Actually, I think that you answered my question. The future of political cartooning looks pretty gloomy because it seems that some editors want editorial cartoons to be objective, like news stories. They want illustrators not cartoonists. It’s a shame because creative talent cannot be harnessed in such a ‘grey’ environment!
SW: So, Nanda, do you ever apologise for your cartoons? I have read that death threats are standard issue for cartoonists who work in the political realm. I suppose that if you were afraid, you wouldn’t publicise your opinions.
NS: I owed no apologies for my cartoons! I said what I wanted to say if I believed it was the truth. The only time you have to be afraid is when you are not telling the truth. As a cartoonist, I don’t lie. I just exaggerate the truth.
SW: I see that you are still being called a “Black Cartoonist”. What are your thoughts on that?
NS: During the “Time of The Writer” conference held at UKZN, one of the guest writers said “Indians don’t want to be Black anymore” and as an afterthought, he said “some Blacks also don’t want to be Black!”
I was known as a “Black cartoonist” and I was very proud to be “Black”. But, I also don’t want to be “Black” anymore. I want to be “NON-RACIAL”… isn’t that, what we fought so hard for!?
SW: I couldn’t agree more! Give it up guys! Let’s judge on merit alone.
SW: Since you have come full circle, what do you say now about “Art can’t put food on the table”?
NS: That is something people who are naïve and ill-informed tell you. I tell aspiring artists: “DON’T BELIEVE THEM!” Anything that you see today - whether it’s a little nut and bolt, a cell phone or an F1 racing car; remember there was an ARTIST behind it!
For example, take Gordon Murray’s achievement.
SW: What is Gordon Murray’s claim to fame?
NS: He is from Durban and studied at the old Natal Technical College which became Technikon Natal and is now a part of DUT after the merger. Gordon Murray designed the McLaren F1 racing car that won the grandprix – Ayrton Senna, the famous Brazilian F1 Champion won his first grand prix in a McLaren.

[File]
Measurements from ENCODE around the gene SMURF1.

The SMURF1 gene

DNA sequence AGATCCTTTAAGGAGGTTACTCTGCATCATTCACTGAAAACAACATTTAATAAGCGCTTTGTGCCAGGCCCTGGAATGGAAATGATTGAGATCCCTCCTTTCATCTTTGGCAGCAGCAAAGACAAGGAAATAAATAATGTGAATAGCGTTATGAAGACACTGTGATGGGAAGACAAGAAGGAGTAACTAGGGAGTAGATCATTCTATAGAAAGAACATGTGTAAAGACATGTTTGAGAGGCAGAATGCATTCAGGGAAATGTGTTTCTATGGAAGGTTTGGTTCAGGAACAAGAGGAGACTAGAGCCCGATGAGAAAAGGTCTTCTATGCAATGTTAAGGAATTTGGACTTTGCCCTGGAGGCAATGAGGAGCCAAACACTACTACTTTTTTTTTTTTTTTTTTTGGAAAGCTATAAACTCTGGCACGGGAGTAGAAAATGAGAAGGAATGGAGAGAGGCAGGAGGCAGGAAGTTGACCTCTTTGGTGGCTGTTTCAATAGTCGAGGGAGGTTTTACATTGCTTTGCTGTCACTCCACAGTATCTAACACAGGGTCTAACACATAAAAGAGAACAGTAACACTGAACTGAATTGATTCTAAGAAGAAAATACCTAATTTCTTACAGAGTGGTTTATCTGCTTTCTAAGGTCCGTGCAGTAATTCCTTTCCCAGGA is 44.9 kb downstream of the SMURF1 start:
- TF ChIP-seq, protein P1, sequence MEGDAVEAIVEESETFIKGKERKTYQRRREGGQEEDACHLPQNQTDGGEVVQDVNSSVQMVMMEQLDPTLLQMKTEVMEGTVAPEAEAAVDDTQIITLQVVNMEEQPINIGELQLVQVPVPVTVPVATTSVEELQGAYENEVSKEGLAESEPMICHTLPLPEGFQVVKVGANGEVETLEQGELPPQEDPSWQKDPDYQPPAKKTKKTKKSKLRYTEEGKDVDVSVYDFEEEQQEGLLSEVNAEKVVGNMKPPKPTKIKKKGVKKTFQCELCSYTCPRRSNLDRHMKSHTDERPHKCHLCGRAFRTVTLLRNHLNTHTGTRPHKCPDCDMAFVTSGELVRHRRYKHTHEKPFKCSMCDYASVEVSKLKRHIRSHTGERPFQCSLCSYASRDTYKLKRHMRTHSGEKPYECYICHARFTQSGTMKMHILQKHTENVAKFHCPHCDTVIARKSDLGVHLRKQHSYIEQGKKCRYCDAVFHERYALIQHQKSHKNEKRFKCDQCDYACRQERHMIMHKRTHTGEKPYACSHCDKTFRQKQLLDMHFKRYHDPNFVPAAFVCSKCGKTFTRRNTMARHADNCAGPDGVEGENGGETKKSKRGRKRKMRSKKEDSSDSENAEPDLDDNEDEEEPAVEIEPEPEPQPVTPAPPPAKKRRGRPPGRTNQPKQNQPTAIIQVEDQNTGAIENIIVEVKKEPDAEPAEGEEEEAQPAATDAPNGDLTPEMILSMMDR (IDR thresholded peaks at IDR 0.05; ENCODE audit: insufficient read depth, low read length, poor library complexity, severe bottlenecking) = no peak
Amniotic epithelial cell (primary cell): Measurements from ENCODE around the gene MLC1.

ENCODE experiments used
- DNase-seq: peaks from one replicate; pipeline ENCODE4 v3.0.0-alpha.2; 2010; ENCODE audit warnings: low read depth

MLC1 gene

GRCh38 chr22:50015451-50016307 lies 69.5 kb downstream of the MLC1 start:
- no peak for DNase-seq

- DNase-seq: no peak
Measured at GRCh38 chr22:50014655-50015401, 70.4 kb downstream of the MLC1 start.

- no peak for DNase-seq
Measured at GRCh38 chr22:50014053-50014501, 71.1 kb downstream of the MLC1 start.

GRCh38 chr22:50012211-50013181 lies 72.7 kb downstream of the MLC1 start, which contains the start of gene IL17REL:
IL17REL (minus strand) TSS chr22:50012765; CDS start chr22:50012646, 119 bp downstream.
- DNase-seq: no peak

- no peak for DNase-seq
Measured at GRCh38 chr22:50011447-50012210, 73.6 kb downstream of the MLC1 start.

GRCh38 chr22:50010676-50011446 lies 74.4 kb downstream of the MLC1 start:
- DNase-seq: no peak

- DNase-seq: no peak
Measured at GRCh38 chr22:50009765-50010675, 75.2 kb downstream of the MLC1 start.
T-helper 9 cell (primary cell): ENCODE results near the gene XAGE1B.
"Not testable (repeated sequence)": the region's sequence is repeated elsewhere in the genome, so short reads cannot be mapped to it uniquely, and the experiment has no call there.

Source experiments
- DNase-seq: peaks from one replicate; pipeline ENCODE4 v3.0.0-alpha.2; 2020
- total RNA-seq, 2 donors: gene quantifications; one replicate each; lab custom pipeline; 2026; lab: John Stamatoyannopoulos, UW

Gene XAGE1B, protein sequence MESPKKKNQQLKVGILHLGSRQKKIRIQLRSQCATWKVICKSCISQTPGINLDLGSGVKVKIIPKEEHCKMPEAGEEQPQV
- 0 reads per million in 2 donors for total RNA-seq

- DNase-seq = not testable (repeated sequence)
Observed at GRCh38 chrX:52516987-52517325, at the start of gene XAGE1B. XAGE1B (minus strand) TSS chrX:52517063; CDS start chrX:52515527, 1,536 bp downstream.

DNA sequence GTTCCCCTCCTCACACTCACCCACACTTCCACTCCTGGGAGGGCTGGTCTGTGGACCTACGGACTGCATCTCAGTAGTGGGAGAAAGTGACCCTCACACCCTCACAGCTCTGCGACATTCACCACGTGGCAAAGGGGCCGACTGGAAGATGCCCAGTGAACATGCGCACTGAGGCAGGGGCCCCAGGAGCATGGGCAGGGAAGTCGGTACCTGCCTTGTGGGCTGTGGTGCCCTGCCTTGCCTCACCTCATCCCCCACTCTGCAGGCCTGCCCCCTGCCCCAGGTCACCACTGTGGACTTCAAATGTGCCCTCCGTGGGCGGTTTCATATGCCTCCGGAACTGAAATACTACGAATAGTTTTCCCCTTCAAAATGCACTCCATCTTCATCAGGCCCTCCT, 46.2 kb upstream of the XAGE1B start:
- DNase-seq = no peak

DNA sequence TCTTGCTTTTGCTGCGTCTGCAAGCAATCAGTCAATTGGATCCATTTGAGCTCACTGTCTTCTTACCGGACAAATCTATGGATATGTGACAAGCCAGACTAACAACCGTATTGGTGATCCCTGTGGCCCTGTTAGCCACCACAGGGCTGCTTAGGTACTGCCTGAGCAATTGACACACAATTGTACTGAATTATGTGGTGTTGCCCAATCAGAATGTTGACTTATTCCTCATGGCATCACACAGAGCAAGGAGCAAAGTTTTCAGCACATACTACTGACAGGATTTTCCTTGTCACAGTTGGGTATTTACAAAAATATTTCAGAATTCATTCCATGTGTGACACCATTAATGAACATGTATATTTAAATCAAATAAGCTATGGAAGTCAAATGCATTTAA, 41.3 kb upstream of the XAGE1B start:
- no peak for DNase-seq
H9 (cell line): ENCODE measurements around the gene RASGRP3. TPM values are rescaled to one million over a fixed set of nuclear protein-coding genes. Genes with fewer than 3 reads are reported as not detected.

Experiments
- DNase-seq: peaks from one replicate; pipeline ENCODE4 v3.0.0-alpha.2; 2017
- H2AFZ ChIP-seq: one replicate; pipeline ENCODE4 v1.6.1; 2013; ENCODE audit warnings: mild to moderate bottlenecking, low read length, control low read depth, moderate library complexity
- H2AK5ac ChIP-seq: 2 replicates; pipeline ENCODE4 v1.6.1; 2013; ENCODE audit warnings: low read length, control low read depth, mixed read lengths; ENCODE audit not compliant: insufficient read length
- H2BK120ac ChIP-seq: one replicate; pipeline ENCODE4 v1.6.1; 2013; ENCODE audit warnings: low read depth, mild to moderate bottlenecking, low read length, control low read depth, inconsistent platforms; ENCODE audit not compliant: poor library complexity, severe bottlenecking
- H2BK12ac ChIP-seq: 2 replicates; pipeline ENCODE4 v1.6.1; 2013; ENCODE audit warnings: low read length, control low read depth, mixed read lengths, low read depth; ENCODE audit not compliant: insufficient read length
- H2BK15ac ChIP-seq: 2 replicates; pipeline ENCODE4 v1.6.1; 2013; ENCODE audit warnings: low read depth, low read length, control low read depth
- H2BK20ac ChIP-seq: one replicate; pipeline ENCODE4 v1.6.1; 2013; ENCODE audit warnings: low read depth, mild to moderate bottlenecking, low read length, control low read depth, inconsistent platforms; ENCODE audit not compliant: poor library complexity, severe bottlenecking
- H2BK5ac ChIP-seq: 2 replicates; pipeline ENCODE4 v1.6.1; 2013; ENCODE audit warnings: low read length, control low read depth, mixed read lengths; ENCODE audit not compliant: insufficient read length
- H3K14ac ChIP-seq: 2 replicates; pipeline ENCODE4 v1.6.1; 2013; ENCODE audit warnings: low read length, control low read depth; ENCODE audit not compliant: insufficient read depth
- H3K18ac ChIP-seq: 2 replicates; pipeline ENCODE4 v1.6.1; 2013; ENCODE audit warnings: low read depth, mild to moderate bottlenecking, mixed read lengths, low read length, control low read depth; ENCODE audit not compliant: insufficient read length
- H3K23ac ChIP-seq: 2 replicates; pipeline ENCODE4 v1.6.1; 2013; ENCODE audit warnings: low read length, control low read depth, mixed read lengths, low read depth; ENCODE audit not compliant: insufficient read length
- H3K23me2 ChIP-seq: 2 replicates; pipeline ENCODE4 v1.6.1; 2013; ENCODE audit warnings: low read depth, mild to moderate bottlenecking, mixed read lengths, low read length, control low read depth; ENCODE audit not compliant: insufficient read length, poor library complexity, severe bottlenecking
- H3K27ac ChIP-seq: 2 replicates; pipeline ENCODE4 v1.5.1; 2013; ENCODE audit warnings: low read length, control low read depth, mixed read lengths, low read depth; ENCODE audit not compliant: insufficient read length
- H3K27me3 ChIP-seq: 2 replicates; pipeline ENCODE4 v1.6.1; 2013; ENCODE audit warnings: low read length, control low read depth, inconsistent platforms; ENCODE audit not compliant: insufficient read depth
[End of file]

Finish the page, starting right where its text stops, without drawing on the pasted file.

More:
It was a great honour to have received a doctorate with him and the previous year, we both won the Silver Tusk Award.
SW: And so, in a ‘nutshell’?
NS: Nothing can be made without a DESIGN! If you see what Gordon Murray has achieved and where he comes from, then the WORLD IS YOUR OYSTER!
SW: And Dr. Nanda Soobben bears witness to that!
---------------------------------------------------------------------------------Realising how busy the softly spoken gentleman is, our conversation ended. I had so much more to ask Nanda - like his cartoons that were presented to Nelson Mandela on his 77th birthday and the more recent caricature of Barack Obama which is now housed in Washington’s Smithsonian Museum.
For me, Nanda Soobben has not changed one bit.
He continues to ‘pull no punches’ and keeps a vigilant eye on the democracy and those threatening it. And to the ‘powers’ in DURBAN, I say SHAME ON YOU!
You should be acting like guardians of the public trust. Great cartoonists are not polite but in truth, highlight what the rest of us may be thinking.
Bring back our evening dose of a “Soobben-inspired” grin!
Honour the work of this phenomenal human-being and give us a solo exhibition of his works to relish! Nanda Soobben has made a huge contribution towards the preservation and promotion of South African heritage and culture and he is ours.